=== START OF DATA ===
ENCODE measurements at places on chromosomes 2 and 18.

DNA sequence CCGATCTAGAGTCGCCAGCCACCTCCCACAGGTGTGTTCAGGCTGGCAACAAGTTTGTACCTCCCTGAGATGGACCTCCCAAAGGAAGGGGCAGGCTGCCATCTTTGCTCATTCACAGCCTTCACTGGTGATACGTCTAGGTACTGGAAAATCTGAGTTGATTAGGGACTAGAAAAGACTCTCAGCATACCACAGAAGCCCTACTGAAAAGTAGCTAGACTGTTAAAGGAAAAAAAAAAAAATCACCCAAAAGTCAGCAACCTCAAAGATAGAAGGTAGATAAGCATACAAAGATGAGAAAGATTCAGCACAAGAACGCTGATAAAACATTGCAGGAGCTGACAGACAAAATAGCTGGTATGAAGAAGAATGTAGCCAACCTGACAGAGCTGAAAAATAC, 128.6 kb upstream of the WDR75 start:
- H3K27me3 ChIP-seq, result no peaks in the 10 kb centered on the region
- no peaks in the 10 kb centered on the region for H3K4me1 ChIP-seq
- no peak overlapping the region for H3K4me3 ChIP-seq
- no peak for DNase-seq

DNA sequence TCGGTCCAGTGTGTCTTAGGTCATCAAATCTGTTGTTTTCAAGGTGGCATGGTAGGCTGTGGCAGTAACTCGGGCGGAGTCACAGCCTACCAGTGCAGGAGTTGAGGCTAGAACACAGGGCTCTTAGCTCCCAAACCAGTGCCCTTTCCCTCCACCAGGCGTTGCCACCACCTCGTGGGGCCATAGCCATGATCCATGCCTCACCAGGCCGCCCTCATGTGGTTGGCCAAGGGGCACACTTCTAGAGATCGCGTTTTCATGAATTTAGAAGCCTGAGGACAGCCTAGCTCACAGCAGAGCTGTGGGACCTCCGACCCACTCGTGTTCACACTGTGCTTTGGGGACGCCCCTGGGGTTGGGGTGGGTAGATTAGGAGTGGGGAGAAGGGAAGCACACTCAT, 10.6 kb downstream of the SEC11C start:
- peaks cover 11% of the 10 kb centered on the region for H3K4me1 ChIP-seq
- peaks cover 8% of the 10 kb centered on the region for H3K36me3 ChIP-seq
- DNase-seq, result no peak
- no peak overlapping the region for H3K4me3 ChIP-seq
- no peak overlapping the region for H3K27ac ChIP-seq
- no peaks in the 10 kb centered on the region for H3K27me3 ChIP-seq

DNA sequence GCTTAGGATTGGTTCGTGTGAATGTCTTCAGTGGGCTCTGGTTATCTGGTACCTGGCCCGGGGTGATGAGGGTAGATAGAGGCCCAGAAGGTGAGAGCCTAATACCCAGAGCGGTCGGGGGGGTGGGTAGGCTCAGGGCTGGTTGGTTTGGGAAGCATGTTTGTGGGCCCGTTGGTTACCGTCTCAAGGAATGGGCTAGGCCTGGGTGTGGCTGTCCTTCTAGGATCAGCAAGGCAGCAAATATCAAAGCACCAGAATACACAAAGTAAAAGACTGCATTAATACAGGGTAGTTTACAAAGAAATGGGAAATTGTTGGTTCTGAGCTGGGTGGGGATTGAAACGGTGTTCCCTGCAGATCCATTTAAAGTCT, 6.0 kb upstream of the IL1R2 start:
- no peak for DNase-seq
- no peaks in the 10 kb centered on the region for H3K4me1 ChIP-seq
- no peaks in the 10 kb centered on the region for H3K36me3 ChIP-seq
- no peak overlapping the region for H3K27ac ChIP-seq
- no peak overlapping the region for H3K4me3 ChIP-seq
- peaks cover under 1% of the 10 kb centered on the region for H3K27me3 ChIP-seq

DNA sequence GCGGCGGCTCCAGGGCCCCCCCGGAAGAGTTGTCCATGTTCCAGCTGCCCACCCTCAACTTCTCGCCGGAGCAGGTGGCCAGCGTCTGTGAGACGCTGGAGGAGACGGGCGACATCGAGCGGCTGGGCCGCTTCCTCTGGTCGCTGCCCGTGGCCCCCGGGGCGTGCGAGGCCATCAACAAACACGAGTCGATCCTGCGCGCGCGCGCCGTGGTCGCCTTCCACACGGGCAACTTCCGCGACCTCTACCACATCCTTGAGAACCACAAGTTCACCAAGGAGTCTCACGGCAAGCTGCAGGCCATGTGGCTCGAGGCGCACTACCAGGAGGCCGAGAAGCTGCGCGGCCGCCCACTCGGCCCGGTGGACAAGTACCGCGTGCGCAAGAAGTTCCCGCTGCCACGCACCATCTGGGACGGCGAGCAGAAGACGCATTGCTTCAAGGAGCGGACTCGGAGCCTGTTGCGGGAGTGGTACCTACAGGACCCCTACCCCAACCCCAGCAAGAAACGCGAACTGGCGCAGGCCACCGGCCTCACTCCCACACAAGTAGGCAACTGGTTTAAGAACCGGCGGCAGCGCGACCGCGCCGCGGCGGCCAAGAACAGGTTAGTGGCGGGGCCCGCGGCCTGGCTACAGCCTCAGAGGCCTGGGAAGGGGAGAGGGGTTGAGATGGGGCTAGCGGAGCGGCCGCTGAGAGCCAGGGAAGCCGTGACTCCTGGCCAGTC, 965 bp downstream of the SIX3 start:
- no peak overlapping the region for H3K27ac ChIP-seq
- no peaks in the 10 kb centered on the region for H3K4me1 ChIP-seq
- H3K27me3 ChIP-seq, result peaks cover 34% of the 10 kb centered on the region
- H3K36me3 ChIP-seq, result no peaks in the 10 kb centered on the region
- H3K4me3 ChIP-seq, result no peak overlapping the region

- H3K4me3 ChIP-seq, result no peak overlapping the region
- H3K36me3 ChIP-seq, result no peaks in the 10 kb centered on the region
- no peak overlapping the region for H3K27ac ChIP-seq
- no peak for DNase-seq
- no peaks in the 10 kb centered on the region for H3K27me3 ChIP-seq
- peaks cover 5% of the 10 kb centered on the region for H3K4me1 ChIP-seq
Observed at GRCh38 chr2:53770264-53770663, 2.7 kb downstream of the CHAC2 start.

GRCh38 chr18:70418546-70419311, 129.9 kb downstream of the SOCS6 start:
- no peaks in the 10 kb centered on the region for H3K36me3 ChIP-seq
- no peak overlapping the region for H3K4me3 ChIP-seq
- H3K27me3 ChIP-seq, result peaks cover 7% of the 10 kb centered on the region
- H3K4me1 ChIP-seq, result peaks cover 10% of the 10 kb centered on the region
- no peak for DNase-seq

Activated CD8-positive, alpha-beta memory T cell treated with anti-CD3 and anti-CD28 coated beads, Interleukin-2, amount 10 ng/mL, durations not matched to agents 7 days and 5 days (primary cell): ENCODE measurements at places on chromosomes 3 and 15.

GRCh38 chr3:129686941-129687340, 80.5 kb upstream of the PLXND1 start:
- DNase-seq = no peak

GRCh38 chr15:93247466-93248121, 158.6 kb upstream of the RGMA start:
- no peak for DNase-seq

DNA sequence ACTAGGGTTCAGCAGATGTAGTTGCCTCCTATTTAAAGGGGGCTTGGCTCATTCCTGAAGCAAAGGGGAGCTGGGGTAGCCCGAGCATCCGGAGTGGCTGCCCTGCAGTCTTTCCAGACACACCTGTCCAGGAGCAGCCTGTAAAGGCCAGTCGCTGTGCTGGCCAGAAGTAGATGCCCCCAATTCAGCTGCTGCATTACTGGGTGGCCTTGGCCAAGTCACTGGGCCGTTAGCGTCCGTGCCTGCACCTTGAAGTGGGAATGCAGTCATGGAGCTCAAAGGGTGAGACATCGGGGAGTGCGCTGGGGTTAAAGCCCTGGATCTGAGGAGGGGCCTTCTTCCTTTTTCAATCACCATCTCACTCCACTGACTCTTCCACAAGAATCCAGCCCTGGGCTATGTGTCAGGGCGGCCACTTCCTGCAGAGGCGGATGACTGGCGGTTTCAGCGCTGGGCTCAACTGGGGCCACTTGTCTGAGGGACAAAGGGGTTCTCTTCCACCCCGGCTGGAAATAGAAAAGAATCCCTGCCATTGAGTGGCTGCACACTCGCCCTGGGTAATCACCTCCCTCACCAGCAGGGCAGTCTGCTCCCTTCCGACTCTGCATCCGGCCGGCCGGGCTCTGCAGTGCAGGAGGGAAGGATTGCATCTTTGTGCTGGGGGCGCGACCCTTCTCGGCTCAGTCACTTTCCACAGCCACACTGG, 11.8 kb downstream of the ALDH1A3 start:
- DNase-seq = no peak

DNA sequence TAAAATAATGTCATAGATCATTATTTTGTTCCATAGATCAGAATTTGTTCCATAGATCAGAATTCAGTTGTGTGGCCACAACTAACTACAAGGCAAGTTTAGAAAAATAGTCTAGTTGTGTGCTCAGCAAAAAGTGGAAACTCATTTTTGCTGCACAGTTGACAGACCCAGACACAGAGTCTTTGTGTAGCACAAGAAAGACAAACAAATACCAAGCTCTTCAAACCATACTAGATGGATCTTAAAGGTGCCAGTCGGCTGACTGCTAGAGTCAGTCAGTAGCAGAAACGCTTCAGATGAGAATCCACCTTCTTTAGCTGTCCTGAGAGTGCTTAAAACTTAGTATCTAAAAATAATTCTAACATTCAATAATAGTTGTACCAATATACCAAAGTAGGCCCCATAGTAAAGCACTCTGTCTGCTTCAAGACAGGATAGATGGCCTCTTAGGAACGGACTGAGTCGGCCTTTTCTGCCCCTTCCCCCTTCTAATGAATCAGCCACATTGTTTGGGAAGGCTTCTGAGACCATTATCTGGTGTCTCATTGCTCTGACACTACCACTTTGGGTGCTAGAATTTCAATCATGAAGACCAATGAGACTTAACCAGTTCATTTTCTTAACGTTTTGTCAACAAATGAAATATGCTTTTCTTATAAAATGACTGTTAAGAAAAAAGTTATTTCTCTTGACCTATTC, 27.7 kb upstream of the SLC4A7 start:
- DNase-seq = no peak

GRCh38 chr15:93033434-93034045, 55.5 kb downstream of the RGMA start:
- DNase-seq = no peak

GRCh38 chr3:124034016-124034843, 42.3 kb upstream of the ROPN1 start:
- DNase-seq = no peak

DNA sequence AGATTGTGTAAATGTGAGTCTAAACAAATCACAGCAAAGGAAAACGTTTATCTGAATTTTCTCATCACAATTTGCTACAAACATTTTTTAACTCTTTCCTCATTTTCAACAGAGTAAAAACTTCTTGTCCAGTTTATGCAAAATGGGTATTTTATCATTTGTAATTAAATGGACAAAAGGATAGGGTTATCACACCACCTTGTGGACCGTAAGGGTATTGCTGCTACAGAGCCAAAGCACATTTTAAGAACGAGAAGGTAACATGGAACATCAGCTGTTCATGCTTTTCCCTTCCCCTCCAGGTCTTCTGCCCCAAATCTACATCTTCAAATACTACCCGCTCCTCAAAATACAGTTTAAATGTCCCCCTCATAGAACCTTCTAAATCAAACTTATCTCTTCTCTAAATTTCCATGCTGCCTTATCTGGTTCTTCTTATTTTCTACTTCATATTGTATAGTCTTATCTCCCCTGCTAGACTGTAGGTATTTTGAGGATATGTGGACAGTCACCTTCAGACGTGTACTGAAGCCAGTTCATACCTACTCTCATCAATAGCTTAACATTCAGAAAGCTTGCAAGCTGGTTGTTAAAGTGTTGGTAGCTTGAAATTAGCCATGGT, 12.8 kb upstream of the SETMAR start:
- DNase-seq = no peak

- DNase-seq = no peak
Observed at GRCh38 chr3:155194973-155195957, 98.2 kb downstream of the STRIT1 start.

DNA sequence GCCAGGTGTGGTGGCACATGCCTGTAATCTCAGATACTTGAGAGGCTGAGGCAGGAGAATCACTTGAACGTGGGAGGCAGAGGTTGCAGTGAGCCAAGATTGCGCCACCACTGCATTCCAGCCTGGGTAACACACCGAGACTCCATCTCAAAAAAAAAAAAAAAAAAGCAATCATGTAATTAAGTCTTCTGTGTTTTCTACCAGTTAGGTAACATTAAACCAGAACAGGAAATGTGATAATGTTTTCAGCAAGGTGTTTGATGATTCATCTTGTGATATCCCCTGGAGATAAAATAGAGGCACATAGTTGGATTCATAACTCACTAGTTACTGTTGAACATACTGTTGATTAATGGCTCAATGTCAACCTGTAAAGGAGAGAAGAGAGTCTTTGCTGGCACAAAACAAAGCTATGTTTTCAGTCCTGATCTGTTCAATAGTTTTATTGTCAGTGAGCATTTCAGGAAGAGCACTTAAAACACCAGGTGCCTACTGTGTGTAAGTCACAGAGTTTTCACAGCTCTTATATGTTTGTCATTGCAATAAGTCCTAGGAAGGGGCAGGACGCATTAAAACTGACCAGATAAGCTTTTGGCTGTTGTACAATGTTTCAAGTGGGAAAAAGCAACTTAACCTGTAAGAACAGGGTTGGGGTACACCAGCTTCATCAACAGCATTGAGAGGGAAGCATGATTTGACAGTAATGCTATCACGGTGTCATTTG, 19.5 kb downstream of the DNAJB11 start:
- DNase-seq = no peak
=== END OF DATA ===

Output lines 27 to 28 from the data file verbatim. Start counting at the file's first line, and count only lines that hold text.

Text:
- H3K4me3 ChIP-seq, result no peak overlapping the region
- H3K36me3 ChIP-seq, result no peaks in the 10 kb centered on the region